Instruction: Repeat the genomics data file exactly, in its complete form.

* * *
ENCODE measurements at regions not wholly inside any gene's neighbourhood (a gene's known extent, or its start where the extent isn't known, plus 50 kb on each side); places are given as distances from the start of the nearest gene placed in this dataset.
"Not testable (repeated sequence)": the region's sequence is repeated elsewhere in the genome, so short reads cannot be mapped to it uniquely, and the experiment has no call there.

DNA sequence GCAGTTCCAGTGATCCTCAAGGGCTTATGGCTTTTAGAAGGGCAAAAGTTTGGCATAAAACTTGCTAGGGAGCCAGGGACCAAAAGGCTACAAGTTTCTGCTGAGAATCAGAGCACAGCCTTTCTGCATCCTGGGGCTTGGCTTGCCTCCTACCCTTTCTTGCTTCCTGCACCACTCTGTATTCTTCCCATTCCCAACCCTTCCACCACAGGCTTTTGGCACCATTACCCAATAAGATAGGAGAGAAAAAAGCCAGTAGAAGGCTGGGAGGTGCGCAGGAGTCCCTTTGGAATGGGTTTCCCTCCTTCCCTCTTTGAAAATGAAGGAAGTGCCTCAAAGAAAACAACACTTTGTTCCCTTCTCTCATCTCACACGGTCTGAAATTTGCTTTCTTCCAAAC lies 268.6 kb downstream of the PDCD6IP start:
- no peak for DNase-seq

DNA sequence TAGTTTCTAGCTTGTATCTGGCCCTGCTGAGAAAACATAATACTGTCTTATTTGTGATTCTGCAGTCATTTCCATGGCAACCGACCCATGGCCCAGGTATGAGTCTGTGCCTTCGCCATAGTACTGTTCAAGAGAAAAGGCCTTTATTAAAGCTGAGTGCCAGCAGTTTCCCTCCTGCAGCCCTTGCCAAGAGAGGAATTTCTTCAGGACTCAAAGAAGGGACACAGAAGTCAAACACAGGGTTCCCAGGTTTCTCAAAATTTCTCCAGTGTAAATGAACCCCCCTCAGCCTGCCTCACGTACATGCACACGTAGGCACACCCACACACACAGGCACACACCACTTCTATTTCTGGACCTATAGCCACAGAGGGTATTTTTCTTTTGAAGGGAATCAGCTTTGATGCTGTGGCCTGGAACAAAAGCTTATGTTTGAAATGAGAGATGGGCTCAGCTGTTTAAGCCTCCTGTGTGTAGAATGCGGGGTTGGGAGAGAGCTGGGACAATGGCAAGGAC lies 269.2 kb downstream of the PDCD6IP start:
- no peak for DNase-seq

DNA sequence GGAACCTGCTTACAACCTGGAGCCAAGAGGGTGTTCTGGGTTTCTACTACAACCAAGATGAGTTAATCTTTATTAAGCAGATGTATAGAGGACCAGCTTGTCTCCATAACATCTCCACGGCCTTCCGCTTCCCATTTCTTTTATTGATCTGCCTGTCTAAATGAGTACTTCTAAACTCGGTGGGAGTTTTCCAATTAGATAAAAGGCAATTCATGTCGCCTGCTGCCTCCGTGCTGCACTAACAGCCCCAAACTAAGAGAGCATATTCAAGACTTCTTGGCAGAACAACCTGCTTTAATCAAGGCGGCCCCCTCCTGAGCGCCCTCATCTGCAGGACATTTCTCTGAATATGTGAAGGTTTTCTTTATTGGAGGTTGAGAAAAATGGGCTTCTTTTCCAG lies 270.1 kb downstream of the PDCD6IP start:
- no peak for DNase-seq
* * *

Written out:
ENCODE measurements at regions not wholly inside any gene's neighbourhood (a gene's known extent, or its start where the extent isn't known, plus 50 kb on each side); places are given as distances from the start of the nearest gene placed in this dataset.
"Not testable (repeated sequence)": the region's sequence is repeated elsewhere in the genome, so short reads cannot be mapped to it uniquely, and the experiment has no call there.

DNA sequence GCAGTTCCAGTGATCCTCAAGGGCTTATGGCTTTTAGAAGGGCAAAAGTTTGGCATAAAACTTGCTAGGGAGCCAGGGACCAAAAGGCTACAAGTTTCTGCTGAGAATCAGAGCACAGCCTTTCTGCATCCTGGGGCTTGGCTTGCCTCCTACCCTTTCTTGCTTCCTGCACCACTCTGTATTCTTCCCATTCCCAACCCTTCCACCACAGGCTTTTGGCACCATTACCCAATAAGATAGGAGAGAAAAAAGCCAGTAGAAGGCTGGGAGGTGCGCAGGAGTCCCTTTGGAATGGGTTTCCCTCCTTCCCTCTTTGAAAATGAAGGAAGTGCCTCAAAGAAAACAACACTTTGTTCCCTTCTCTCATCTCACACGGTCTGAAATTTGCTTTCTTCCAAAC lies 268.6 kb downstream of the PDCD6IP start:
- no peak for DNase-seq

DNA sequence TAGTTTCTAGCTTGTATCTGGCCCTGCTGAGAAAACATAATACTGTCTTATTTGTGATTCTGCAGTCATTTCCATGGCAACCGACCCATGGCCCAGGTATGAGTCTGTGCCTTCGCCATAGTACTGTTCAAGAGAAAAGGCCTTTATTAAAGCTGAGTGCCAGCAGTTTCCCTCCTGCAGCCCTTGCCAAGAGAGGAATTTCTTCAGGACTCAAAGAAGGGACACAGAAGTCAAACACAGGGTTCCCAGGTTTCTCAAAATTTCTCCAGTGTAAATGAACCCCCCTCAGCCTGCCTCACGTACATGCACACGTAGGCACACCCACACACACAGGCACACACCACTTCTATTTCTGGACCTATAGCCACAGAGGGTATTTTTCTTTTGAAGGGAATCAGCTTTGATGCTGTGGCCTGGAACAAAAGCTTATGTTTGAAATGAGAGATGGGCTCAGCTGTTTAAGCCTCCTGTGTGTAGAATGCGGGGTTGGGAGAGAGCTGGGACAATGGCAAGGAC lies 269.2 kb downstream of the PDCD6IP start:
- no peak for DNase-seq

DNA sequence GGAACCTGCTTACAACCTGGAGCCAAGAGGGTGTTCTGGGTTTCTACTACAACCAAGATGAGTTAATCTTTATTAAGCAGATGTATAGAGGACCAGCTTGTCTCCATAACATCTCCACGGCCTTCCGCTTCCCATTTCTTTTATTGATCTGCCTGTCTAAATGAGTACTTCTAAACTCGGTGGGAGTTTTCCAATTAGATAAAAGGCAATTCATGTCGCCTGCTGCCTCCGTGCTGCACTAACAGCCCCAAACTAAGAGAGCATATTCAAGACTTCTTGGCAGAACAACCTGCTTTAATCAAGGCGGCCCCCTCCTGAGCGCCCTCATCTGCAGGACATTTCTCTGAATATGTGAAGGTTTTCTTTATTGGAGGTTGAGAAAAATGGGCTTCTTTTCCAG lies 270.1 kb downstream of the PDCD6IP start:
- no peak for DNase-seq